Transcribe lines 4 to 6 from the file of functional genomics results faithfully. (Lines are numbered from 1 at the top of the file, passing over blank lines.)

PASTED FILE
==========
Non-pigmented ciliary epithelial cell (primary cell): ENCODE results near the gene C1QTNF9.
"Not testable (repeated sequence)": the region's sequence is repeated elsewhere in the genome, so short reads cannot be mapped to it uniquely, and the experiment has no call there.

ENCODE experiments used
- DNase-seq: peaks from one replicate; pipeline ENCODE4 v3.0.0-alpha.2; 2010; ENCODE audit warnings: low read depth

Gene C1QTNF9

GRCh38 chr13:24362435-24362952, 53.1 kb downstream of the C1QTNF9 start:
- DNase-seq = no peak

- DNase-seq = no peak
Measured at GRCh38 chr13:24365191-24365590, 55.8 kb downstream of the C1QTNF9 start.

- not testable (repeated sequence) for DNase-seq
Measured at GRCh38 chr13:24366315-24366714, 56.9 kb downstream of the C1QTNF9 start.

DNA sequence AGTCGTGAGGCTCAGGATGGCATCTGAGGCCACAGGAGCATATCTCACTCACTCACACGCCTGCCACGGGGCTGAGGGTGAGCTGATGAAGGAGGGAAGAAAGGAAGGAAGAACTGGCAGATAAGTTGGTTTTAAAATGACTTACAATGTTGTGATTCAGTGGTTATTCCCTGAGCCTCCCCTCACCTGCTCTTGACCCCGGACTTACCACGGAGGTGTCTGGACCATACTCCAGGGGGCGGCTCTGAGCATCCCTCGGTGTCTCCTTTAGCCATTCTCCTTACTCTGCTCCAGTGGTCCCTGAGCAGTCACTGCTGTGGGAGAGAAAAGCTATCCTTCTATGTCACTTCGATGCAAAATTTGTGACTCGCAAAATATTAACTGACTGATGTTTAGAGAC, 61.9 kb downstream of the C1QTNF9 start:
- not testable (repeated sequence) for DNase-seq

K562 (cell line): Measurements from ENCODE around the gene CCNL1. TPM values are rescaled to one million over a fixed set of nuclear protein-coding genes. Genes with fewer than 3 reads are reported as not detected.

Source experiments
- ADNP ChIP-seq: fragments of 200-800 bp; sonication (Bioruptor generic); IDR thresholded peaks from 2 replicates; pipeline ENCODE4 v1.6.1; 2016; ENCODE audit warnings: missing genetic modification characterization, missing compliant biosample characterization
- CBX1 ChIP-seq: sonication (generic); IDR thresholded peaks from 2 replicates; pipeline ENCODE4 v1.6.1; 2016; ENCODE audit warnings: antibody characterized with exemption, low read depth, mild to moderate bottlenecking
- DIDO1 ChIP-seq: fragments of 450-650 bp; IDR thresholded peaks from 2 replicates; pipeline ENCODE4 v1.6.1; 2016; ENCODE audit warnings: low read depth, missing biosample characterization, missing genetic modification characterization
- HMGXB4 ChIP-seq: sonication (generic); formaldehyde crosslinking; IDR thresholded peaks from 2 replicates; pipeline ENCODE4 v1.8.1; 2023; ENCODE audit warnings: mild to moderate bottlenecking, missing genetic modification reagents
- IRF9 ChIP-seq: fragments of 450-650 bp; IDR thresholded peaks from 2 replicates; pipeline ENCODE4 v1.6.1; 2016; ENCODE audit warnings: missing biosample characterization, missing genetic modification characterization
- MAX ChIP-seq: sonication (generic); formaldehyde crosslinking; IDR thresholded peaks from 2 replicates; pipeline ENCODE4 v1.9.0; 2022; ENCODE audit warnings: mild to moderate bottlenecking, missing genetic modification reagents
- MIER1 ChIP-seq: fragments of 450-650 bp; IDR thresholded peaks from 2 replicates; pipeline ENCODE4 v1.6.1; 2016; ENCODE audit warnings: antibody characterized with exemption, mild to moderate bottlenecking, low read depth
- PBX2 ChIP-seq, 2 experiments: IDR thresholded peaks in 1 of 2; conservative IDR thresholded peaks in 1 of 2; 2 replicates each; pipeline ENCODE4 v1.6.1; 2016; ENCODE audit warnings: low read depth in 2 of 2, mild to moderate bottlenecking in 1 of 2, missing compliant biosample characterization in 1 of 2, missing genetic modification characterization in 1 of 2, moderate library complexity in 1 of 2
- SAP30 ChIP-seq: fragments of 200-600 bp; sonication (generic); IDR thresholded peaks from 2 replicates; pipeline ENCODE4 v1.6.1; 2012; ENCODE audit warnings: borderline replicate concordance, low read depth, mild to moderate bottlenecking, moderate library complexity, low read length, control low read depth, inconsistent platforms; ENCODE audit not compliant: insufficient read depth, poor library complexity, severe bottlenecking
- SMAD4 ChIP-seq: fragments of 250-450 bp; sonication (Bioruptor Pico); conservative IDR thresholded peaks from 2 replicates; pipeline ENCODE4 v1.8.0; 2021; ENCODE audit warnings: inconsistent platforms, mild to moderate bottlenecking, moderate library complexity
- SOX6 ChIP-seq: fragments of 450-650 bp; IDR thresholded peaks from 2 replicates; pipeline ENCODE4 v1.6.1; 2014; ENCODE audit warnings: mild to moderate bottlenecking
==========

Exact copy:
- DNase-seq: peaks from one replicate; pipeline ENCODE4 v3.0.0-alpha.2; 2010; ENCODE audit warnings: low read depth

Gene C1QTNF9

GRCh38 chr13:24362435-24362952, 53.1 kb downstream of the C1QTNF9 start: